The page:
BizSmart Media
Share this!

7 Golden Rules of Online Customer Service

How do you treat the people with whom you do
business?  Many times what we forget in this online world where so much of our
customer service is automated is that, in the end, we’re still doing business
with other people.  Do your customer service procedures create raving fans or
send people away into the Internet black hole, never to be heard from again,
except when you’re bashed on some blog or disparaged in a discussion forum post?

What’s the real price you pay as an online business owner for your
customer service?  Usually, the "real price" boils down to one thing –
word-of-mouth-marketing.  If your customer likes the way you handle a situation,
he will probably tell tell 3-5 others.  However, if he feels he was treated
poorly or unfairly,  he’ll tell 50 of his closest friends about the bad
experience. Sad to say, we human beings love to complain much more than to
praise. Why burn bridges with your customer when you don’t have to?

Online business owners often create customer service rules that are based
on fear — fear of being taken advantage of, fear of someone getting the best of
you, fear of someone not paying you for your time  What happens if the entire
basis of your customer service standards is fear?  Well, then fear-based
outcomes is what you’ll get, because you tend to get what you choose to focus
on.  So,  if you perceive that everyone in the world is out to get you and take
advantage of you, then you’re right..:)

Is there a good middle ground to choose that protects both your interests
and gives your customer a great experience?  There is, and you’ll find it in my
simple, 10-second philosophy of customer service.  Ready?  Here it
goes…..treat your customer how you want to be treated. That’s it — nothing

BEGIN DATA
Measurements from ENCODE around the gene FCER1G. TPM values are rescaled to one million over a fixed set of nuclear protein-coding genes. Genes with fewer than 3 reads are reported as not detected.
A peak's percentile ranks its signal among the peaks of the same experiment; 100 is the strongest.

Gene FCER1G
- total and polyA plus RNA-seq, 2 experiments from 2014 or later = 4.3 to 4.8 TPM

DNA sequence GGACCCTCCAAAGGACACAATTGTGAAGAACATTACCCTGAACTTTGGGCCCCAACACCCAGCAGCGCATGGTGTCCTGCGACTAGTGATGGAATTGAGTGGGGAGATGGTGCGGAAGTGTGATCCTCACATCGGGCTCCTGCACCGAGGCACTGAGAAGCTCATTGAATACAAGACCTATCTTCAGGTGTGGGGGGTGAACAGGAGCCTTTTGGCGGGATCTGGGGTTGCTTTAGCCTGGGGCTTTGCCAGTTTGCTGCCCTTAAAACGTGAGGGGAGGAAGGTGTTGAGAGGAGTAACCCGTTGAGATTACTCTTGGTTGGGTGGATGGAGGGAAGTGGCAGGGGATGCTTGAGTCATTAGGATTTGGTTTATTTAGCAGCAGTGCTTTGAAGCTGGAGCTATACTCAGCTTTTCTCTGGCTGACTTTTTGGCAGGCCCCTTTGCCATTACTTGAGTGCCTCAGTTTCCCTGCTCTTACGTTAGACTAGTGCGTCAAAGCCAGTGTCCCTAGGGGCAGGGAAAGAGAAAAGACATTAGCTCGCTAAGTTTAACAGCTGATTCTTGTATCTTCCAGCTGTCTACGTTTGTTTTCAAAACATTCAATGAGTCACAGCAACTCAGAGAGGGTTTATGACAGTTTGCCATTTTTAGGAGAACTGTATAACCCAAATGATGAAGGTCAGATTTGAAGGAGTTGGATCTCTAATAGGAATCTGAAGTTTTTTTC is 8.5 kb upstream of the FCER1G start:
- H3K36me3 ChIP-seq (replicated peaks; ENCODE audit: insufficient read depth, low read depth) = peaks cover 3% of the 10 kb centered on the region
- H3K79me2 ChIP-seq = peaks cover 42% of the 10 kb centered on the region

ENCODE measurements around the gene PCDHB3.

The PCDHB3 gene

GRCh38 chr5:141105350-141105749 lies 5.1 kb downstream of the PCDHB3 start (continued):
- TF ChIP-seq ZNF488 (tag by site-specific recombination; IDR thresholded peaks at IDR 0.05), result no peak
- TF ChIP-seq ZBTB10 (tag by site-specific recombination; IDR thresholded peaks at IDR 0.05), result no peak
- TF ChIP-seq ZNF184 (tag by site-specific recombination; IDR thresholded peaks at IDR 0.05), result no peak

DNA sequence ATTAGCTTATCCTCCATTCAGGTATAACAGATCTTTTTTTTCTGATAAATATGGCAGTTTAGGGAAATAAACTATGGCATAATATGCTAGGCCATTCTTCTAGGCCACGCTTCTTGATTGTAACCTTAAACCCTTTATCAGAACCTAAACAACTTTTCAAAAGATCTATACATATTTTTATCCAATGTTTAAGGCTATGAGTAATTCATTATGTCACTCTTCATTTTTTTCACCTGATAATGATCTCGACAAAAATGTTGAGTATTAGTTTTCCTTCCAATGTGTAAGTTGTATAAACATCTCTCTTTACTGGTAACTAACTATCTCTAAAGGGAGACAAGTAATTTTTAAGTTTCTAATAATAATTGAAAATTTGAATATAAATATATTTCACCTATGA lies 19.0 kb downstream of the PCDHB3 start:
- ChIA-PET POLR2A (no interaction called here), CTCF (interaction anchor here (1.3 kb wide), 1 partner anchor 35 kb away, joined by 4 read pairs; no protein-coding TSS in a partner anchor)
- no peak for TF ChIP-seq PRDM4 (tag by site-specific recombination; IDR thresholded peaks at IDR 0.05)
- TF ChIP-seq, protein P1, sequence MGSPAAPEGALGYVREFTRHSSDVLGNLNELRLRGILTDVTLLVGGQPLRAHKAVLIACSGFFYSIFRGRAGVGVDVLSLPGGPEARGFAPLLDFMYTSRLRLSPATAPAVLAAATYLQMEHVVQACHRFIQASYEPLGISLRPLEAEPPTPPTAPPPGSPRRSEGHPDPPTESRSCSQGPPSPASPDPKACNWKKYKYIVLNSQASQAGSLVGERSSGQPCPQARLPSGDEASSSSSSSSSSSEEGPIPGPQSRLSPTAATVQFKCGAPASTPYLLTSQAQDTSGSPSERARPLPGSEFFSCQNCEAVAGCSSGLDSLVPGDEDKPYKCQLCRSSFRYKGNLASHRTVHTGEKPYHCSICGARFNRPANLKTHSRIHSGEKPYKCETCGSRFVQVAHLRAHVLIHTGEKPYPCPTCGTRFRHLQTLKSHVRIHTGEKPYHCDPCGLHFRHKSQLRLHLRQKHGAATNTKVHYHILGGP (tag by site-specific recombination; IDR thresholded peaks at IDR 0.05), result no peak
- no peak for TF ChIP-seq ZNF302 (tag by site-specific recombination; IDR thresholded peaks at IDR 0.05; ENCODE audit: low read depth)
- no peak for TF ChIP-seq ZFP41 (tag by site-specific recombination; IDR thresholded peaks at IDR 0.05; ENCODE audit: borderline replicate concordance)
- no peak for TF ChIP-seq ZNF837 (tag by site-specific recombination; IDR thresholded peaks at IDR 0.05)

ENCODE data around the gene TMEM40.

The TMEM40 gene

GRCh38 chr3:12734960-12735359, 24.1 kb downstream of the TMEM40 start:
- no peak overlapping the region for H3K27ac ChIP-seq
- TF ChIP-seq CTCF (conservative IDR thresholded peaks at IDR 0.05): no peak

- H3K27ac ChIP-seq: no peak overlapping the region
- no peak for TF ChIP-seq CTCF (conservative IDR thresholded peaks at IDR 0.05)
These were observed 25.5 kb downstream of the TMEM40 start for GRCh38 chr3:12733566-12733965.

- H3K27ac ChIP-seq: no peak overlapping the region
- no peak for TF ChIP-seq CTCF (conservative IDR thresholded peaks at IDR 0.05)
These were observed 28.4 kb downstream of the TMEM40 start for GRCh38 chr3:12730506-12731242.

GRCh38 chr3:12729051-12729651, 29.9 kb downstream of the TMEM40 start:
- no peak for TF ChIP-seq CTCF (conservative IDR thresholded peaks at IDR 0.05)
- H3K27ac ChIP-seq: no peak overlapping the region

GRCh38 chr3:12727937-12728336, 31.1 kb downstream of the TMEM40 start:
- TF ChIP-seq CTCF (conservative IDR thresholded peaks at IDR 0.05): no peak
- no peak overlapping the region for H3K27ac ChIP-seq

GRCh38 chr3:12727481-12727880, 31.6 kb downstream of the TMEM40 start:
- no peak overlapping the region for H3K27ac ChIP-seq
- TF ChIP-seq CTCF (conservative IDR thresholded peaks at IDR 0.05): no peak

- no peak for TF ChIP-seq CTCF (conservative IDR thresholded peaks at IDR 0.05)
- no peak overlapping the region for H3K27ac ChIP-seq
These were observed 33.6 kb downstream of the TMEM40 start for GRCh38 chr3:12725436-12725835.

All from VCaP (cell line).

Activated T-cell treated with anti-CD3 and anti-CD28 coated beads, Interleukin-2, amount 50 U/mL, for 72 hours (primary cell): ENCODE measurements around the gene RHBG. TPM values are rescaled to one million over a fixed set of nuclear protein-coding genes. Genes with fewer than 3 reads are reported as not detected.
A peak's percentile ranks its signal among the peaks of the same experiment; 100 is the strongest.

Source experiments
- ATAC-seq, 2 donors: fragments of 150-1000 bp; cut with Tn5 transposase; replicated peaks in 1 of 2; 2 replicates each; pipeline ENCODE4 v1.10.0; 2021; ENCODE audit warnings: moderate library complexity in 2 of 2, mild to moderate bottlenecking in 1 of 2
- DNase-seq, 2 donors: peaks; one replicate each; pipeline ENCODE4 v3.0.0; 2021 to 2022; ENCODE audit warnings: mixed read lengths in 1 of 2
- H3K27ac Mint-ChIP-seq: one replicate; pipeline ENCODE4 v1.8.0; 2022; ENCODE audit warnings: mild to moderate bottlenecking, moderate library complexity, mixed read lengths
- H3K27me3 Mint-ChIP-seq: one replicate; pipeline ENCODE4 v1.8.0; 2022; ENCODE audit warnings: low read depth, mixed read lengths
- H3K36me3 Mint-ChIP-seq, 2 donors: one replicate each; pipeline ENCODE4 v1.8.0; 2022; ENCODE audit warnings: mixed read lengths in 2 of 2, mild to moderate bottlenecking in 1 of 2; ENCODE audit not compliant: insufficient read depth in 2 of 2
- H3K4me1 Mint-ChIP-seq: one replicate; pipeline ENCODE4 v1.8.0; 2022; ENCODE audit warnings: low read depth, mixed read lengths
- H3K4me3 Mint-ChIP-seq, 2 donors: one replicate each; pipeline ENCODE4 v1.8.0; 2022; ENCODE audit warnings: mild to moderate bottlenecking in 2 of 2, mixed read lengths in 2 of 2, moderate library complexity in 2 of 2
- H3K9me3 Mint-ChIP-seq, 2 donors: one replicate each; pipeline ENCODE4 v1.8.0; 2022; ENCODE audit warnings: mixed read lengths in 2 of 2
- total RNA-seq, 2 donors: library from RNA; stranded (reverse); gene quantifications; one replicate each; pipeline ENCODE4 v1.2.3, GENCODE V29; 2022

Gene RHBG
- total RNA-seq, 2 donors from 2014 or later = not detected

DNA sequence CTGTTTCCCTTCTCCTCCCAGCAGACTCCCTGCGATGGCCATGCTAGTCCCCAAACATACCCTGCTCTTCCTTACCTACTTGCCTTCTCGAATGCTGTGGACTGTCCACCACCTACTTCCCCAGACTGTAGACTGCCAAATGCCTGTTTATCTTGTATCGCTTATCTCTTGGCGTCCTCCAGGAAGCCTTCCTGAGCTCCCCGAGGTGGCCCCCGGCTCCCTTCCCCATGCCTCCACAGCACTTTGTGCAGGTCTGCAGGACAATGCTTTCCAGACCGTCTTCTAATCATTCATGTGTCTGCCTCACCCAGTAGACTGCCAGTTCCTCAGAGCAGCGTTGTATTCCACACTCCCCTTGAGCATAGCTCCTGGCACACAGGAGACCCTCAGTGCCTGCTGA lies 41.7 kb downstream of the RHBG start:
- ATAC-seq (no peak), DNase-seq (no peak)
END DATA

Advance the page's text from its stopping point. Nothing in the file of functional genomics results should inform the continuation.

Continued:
high tech here. 

To help you evaluate your online customer service for my Golden Rule
philosophy, here are 7 standards you should consider:

1.  Don’t hide behind the legalese.  Don’t expect your customer to
page through a multi-page, small print document and read and understand all of
your stipulations, especially if they’re written in legalese rather than simpler
English. If you put unfavorable or difficult terms in your Terms of Service
agreement and your customer signs it, sure, you have legal protection to back up
whatever terms they stipulated to with their signature.  But, will the wrangling
over those terms be worth it in the end?  If you have terms that your customer
might not find favorable at a later date, be sure and point those out to him in
the beginning.  Don’t expect him to figure it out on his own, and don’t hide
behind the cowardly excuse, "Well, you should have read the Terms of Service
thoroughly  There’s nothing I can do." 

2. Walk a mile in your customer’s shoes.  Would you want to be
treated the way you’re treating them?  If what you’re doing to your customers
makes you queasy and uneasy, that’s your instinct telling you that what you’re
doing isn’t just and proper.  Moreover, how would you feel if you were treated
in this fashion?

3.  Make it simple to do business with you.  Don’t make your
customer have to hire an attorney to understand your contract or to do business
with you.  I’m not advocating that you completely ignore legal help and advice. 
However, an attorney’s job is to protect you from ALL liability, even those
things that have a very small likelihood of actually occurring.  Consequently,
this usually translates into a very long document that’s very difficult to read